Since my power amplifier has only an unbalanced input, I connected it to the LS28 using High Fidelity Cables CT-1 unbalanced interconnects; to the DAC with Audience Au24 SX balanced interconnects; and to the subwoofers with CablePro Freedom unbalanced interconnects. That done, I set the LS28’s front-panel display to label the inputs, so that I’d know at a glance what was connected to each active input. The small font of the display was barely readable from my listening seat, about 10’ away; however, the most important information, the numeric volume setting, is displayed in much larger digits. Using the Input knob on the front panel, I could select inputs by cycling through all of them -- or I could use the remote control, on which each input has its own button. I preferred the latter, which gave me direct access to all inputs.
In addition to its eight Input buttons, the remote has buttons for controlling almost all functions of the LS28. Though encased in textured, silver-colored metal, this remote handset is not one of those massive ingots that requires a reinforced coffee table; it’s just a practical remote whose appearance won’t embarrass you by looking like the remote for a $99 DVD player. And its edges are rounded, which you’ll appreciate when you drop it on your coffee table. The cover of the battery bay is held in place by a Phillips screw, solving a problem in the plastic remotes of earlier LS-series preamps -- their battery-bay latches tended to break or loosen. I remember having to secure one remote’s bay with cellophane tape -- something else that’s unlikely to impress your friends.
ARC recommends that the LS28 be broken in for 600 hours -- which is precisely 25 days, 24/7. The first 175 hours of break-in give the most improvement, with further, more gradual improvement after that. I occasionally get love notes from readers who tell me I’m a fool for breaking in equipment. Sorry, folks -- I believe that responsible reviewers observe manufacturers’ break-in recommendations, however inconvenient.
A feature new in the LS28 is automatic cutoff, which turns it off after a specified period -- the default setting is two hours. This is a great feature in coffee-makers; in preamps, not so much. Fortunately, using the menu, you can pick a longer period of time for the LS28 to remain on -- or, my favorite, you can turn off automatic cutoff entirely. You can also name each input so that, in addition to the physical input, the display reads CD or DAC or Phono. So instead of reading BAL1 (for Balanced Input 1), you might set it to read BAL1 CD. But when you scroll through the menu of inputs, you’d better be quick; the choices are visible for only a few seconds before the menu turns off. This feature will be used only occasionally; the choices should stay on longer.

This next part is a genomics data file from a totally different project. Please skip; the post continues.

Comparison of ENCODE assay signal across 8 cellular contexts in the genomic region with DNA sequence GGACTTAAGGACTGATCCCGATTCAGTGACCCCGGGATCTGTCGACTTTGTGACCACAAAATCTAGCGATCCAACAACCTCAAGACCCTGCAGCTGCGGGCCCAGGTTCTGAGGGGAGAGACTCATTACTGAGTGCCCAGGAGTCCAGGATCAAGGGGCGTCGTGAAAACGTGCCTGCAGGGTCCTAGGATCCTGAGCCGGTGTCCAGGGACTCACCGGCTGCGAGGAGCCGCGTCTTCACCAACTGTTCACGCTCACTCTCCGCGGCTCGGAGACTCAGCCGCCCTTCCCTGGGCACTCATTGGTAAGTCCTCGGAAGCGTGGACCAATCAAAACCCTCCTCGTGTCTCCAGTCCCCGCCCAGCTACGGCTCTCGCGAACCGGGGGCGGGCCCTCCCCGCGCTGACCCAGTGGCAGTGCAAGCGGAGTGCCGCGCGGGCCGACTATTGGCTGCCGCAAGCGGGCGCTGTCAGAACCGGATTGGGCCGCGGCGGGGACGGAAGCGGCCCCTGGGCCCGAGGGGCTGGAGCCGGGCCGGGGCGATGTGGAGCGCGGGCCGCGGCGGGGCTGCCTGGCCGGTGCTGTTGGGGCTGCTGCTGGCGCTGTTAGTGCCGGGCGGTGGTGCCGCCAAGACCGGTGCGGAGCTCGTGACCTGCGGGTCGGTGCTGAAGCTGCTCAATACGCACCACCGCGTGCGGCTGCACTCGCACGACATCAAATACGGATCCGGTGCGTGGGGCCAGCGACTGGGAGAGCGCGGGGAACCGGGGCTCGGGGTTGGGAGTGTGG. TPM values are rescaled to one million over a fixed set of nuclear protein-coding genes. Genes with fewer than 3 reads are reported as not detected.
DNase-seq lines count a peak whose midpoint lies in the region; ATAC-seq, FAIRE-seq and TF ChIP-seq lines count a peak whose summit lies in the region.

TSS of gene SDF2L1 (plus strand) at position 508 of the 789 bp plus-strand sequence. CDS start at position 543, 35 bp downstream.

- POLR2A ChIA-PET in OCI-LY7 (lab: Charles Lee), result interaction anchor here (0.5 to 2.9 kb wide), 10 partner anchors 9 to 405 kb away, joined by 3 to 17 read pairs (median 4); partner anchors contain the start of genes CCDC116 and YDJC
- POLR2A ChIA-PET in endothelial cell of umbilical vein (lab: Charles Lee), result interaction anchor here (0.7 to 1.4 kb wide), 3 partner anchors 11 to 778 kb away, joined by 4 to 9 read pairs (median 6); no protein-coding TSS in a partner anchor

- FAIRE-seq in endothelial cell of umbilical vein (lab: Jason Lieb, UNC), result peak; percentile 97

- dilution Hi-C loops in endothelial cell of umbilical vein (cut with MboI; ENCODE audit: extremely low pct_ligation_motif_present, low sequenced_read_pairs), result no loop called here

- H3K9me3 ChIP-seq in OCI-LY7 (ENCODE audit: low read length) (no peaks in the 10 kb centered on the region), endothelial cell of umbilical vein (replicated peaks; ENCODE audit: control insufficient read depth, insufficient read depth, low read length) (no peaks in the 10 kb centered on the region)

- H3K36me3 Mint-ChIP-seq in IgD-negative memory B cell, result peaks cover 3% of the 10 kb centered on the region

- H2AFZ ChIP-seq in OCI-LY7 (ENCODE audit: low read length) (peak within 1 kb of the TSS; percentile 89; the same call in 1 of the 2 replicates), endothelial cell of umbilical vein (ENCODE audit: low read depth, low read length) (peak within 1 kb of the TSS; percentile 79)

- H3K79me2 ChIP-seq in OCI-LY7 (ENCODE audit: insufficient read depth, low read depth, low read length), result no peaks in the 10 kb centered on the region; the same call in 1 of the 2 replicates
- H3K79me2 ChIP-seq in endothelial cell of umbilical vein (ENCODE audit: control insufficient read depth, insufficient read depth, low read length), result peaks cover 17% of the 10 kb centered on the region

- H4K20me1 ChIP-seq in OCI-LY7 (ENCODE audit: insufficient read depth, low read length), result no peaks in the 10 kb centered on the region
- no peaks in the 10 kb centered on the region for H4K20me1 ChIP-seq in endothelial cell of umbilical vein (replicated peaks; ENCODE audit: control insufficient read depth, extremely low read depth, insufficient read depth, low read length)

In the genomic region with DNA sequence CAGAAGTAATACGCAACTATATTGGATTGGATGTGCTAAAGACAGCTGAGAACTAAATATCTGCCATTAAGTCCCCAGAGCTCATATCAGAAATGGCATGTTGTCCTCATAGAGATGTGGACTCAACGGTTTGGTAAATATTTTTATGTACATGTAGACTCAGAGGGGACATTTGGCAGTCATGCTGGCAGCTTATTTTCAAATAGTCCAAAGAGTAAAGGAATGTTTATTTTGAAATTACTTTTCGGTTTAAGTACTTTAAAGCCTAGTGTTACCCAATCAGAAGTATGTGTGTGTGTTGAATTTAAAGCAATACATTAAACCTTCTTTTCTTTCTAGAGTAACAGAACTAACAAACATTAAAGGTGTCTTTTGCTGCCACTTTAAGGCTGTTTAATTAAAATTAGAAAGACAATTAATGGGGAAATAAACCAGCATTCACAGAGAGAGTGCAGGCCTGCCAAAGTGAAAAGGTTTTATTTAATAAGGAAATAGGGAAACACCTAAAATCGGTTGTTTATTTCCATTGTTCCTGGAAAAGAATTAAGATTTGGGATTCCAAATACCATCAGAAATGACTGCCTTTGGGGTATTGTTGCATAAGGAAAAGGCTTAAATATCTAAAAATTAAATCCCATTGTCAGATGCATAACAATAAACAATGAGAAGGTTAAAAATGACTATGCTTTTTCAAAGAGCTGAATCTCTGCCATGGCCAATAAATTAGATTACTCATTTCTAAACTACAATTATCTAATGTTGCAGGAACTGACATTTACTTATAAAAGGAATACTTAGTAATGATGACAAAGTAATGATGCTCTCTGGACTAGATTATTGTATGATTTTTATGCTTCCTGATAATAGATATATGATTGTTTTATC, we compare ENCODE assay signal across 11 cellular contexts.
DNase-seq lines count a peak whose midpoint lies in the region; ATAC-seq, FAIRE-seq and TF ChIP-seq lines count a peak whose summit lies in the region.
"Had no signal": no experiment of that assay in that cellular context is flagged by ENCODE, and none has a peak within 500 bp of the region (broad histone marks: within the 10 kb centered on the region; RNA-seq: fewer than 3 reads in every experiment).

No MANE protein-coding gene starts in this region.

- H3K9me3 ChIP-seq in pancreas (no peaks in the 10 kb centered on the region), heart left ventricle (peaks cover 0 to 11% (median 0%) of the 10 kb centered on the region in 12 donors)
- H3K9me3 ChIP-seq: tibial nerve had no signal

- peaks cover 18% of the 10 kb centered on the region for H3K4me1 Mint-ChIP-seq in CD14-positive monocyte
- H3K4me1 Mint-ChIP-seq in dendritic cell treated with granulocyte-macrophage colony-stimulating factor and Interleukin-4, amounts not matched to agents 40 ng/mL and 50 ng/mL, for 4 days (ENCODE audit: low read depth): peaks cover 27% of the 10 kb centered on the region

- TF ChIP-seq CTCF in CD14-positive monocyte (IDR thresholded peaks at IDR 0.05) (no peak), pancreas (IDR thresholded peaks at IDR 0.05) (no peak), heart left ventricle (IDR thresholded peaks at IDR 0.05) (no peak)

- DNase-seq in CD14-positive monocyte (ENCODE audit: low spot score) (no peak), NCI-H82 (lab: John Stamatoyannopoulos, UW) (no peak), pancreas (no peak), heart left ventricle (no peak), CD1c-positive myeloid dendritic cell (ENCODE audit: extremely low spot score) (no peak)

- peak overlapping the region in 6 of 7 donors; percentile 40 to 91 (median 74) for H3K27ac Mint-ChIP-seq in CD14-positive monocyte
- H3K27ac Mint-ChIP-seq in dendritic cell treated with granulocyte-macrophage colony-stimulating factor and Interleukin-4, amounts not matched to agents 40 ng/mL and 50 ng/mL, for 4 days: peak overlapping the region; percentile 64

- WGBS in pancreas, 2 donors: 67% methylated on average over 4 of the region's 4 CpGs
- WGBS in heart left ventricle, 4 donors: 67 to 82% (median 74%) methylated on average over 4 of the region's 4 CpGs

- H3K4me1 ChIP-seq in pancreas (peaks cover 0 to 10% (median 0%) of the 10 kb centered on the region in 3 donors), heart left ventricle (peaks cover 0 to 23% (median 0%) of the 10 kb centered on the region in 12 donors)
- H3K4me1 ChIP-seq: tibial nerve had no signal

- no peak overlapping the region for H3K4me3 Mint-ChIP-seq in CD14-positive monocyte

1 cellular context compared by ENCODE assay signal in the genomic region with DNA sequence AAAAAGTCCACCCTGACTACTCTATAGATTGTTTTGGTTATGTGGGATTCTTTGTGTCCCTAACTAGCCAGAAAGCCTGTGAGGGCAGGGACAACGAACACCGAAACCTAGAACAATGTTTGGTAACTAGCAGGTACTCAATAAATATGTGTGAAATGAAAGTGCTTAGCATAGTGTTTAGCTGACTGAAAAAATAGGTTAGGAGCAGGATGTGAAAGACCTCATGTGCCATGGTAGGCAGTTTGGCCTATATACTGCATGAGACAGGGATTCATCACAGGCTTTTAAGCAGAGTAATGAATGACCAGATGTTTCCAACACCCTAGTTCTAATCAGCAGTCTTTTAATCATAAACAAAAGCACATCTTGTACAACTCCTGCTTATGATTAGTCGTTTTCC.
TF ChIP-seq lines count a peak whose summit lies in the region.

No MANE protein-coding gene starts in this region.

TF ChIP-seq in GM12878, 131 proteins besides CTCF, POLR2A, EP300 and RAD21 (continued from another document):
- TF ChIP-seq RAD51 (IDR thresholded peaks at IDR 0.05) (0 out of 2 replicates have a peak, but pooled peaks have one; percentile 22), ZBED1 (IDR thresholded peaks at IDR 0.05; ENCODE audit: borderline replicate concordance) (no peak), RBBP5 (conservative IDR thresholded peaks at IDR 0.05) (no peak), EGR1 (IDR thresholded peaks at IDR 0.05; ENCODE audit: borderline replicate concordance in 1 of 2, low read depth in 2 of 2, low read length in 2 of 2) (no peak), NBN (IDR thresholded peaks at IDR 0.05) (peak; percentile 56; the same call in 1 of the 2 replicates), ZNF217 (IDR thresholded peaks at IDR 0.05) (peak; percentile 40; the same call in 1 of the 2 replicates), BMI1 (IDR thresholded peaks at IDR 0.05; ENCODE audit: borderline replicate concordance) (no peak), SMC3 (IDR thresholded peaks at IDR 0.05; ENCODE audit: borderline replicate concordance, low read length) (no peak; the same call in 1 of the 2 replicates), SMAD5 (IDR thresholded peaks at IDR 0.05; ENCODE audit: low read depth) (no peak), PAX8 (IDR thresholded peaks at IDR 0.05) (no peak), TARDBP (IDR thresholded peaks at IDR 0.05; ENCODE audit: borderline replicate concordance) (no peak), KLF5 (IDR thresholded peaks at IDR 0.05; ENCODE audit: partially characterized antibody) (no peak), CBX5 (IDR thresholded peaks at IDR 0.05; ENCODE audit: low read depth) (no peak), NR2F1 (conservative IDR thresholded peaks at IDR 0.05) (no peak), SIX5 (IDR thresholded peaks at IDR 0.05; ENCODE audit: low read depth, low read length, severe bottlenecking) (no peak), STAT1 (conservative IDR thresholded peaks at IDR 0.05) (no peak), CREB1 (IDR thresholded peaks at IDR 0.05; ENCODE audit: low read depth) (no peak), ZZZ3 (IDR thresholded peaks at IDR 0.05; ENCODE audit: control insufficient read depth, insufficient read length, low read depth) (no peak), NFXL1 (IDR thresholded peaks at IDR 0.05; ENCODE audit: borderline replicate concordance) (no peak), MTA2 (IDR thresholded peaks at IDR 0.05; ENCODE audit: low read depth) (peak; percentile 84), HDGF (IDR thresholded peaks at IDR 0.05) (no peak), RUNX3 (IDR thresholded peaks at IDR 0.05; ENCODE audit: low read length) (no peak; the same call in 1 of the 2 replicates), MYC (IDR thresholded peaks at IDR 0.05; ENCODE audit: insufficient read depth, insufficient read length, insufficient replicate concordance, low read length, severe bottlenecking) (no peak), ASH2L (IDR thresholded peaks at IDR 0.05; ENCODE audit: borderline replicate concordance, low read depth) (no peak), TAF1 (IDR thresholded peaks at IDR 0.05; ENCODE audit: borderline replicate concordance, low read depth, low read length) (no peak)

My source component was ARC’s DAC9, fed by a Toshiba Satellite laptop computer running JRiver Media Center 22 under Windows 10. I connected the DAC to the LS28 with Audience Au24 SX balanced interconnects. I also had a Mytek HiFi Brooklyn DAC in for review (forthcoming), and couldn’t resist trying it with the LS28, using the same Toshiba laptop as the source.
A recent change in my system was the replacement of my JL Audio Fathom f110 subwoofer with two Syzygy Acoustics SLF870 wireless subs. With two 12” subs replacing one 10” unit, I now enjoy deeper, considerably more powerful bass, and I can control the Syzygys with my iPhone or iPad. Fortunately, the Syzygys’ wireless transmitter box has an input impedance of 20k ohms -- the lowest impedance recommended by Audio Research for use with the LS28.
If you’ve ever turned off your preamp before turning off your amp, your speakers may have produced a big thump! That won’t happen with the LS28, because its mute circuit is automatically engaged before the LS28 turns off -- classy. Also, when you turn the LS28 on, the volume level on each individual input is reset to zero and the mute circuit is engaged -- you won’t hear any turn-on transients from the LS28. The mute circuit stays on until you turn it off, but if, like me, you’re impatient, you can manually turn it off any time -- it will then remain engaged for another 45 seconds before turning itself off. You can also advance the volume to whatever level you’re comfortable with before the mute circuit turns off.
Mytek HiFi’s Brooklyn DAC is one of the first non-Meridian DACs that will fully decode Master Quality Authenticated (MQA) files. The LS28 proved a valuable tool in comparing different formats of high-resolution files -- it was extremely transparent to source components. I could easily tell that MQA-encoded files had little or none of the digital glare or edge that, to some extent, afflict all other digitally encoded files in my collection. The DSD version of the Oslo String Quartet’s recording of Schubert’s String Quartet No.14 in d, D.810, “Death and the Maiden,” from The Schubert Connection (DSD128/DFF, 2L), sounded a little aggressive, with some digital bite. When I switched to the MQA version (24-bit/352.8kHz FLAC, 2L), the strings sounded sweeter and less edgy. With Tidal now streaming hi-rez MQA files, it’s easier than ever to enjoy hi-rez sound, especially with an MQA-equipped DAC.